The G4S Olympic Security shambles has been a huge embarrassment to the organisers of the games and to the government. It has damaged the reputation of London and Great Britain and, most spectacularly, G4S (strapline “Securing your World” – really?) and their hapless CEO, Nick Buckles. Never before did a man’s performance so closely mirror his hair style.
From a programme management point of view, it should never have got to such a critical stage. The execution of the plan was not being sufficiently closely scrutinised by the government and the organisers, or the myriad of committees managing the security. The lack of scrutiny is probably because so many were involved and no one body had clear responsibility. Yes, G4S were probably hiding the facts or possibly lying but sufficiently hard questions would have uncovered that.
Once the problem was unearthed, the response was quick and decisive. The troops and police were called in to fill the gap. But this, I feel, shows the real heart of the problem.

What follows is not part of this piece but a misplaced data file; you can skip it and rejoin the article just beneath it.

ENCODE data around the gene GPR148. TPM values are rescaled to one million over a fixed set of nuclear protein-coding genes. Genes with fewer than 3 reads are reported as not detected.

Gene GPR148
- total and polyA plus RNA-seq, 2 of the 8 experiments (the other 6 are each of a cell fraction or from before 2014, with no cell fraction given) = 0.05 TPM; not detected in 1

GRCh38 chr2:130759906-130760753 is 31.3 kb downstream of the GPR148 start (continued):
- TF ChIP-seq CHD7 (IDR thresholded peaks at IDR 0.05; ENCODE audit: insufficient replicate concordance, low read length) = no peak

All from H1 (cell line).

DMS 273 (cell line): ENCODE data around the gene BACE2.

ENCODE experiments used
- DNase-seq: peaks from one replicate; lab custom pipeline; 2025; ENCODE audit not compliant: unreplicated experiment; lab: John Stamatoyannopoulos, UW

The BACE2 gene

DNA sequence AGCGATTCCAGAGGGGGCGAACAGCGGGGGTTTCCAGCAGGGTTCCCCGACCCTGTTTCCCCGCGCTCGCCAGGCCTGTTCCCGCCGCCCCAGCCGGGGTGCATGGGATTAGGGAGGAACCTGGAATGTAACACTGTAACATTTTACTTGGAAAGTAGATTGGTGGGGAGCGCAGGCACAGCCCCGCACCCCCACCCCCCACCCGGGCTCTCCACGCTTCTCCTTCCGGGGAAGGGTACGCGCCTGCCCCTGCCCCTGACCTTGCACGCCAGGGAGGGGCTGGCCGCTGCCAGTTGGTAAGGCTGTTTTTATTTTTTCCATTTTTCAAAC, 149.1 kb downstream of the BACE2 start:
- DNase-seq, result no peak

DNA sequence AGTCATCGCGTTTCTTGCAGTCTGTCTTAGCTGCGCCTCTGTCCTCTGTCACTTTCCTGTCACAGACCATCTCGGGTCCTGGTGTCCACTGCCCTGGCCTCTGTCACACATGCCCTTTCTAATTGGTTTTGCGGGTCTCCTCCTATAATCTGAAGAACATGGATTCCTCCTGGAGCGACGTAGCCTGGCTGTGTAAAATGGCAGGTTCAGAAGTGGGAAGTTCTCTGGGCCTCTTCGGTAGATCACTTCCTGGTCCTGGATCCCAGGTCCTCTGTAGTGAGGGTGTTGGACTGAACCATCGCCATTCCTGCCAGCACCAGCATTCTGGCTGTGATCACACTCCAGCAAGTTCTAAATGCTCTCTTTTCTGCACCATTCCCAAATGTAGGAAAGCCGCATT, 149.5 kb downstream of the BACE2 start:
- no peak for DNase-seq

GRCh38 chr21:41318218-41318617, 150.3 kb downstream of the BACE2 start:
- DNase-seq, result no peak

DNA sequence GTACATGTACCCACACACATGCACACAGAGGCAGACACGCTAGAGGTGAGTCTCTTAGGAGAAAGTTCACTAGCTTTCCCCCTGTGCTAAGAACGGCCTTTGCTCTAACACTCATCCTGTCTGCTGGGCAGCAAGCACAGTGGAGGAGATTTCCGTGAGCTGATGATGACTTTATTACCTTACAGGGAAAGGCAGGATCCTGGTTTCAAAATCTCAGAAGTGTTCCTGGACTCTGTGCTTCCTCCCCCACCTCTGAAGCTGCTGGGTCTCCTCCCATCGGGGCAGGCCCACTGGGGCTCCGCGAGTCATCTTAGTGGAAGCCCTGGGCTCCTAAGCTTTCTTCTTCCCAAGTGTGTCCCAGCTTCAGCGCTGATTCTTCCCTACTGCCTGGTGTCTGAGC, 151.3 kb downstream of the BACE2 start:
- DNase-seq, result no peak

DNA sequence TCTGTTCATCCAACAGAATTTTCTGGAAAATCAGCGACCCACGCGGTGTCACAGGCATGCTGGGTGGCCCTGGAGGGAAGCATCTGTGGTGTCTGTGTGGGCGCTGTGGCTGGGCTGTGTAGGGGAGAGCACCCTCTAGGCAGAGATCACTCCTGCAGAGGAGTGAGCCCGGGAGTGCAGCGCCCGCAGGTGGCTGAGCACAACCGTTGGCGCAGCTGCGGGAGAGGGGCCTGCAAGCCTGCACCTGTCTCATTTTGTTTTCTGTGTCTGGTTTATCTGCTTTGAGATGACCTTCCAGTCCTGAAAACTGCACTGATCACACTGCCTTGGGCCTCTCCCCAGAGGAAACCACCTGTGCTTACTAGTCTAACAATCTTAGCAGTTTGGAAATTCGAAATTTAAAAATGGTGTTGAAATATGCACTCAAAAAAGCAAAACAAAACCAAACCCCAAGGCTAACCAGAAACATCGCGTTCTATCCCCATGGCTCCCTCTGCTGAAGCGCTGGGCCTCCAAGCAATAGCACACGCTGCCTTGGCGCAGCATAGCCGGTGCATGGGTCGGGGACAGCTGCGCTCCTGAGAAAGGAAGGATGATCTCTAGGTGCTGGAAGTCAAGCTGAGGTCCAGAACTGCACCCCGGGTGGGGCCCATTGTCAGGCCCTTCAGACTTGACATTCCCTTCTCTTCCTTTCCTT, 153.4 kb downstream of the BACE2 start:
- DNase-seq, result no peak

Whatever the organisational shortcomings of G4S, the real problem is the way they were treating the people they hired. Minimum pay, poor conditions and no guarantee of hours. Unsurprisingly, many decided not to turn up. Perhaps if G4S had taken less profit from the contract and treated people decently then they would not have got themselves in this mess. When did it become acceptable business practice to do otherwise?
Of course, the Army don’t have the option of turning up. They have also been badly treated in this but they will be thanked by the public for coming to the country’s rescue once again. (This is not an anti-Olympics post – I am really excited, looking forward to watching the opening ceremony and a great 2 weeks of sport!)